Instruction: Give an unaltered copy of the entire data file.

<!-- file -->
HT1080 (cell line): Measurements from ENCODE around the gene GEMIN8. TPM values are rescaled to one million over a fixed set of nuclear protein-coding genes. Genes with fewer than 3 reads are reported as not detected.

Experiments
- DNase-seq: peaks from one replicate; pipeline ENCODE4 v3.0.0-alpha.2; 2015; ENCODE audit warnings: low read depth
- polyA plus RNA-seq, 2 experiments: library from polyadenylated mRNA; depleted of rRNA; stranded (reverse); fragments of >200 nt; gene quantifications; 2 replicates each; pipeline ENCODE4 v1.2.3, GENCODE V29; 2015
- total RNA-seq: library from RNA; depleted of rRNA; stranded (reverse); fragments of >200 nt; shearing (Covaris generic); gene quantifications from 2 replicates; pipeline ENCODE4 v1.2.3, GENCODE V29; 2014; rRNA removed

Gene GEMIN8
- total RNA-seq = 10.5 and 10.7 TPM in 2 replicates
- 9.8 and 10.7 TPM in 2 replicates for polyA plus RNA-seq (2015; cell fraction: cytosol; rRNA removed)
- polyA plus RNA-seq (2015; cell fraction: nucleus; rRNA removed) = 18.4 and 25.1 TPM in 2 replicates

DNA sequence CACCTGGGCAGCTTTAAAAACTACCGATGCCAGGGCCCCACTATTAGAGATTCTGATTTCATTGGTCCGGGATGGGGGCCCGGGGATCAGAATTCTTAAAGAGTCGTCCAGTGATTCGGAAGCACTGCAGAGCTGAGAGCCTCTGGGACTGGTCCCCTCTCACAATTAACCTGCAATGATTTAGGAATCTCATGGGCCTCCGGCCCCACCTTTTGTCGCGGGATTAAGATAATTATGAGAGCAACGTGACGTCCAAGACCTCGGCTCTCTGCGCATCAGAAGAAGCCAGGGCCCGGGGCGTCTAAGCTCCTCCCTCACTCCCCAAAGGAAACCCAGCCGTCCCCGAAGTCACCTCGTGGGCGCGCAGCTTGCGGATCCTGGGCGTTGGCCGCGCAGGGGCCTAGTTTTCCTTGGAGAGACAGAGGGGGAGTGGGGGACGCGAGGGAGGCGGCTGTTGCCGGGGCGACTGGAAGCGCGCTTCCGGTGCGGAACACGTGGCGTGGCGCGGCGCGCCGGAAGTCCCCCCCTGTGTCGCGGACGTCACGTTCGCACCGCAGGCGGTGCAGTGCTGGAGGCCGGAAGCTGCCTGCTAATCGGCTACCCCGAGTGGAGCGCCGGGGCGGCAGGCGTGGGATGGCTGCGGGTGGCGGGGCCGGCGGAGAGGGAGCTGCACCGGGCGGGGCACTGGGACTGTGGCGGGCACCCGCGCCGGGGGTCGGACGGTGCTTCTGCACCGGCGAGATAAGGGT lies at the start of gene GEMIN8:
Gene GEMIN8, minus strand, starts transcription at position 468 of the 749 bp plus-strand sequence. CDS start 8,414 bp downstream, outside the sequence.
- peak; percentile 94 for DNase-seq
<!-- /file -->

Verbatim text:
HT1080 (cell line): Measurements from ENCODE around the gene GEMIN8. TPM values are rescaled to one million over a fixed set of nuclear protein-coding genes. Genes with fewer than 3 reads are reported as not detected.

Experiments
- DNase-seq: peaks from one replicate; pipeline ENCODE4 v3.0.0-alpha.2; 2015; ENCODE audit warnings: low read depth
- polyA plus RNA-seq, 2 experiments: library from polyadenylated mRNA; depleted of rRNA; stranded (reverse); fragments of >200 nt; gene quantifications; 2 replicates each; pipeline ENCODE4 v1.2.3, GENCODE V29; 2015
- total RNA-seq: library from RNA; depleted of rRNA; stranded (reverse); fragments of >200 nt; shearing (Covaris generic); gene quantifications from 2 replicates; pipeline ENCODE4 v1.2.3, GENCODE V29; 2014; rRNA removed

Gene GEMIN8
- total RNA-seq = 10.5 and 10.7 TPM in 2 replicates
- 9.8 and 10.7 TPM in 2 replicates for polyA plus RNA-seq (2015; cell fraction: cytosol; rRNA removed)
- polyA plus RNA-seq (2015; cell fraction: nucleus; rRNA removed) = 18.4 and 25.1 TPM in 2 replicates

DNA sequence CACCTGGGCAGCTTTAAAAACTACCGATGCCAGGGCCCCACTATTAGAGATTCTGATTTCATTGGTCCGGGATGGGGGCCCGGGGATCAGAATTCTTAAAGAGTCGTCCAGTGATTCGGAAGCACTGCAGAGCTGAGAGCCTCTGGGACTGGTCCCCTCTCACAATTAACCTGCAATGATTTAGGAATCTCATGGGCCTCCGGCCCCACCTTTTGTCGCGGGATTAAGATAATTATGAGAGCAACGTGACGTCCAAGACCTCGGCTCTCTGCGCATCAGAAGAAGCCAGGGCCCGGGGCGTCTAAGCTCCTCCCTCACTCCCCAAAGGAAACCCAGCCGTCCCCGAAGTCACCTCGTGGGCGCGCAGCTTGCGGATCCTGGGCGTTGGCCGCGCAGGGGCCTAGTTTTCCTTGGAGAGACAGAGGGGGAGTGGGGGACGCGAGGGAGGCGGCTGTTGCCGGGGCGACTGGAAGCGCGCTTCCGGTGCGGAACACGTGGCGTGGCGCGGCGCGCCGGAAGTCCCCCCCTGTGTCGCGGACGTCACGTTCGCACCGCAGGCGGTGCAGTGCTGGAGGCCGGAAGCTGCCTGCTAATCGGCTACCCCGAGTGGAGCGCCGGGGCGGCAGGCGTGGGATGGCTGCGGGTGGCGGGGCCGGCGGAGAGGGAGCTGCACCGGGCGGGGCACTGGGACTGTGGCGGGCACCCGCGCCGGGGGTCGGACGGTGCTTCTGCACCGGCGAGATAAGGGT lies at the start of gene GEMIN8:
Gene GEMIN8, minus strand, starts transcription at position 468 of the 749 bp plus-strand sequence. CDS start 8,414 bp downstream, outside the sequence.
- peak; percentile 94 for DNase-seq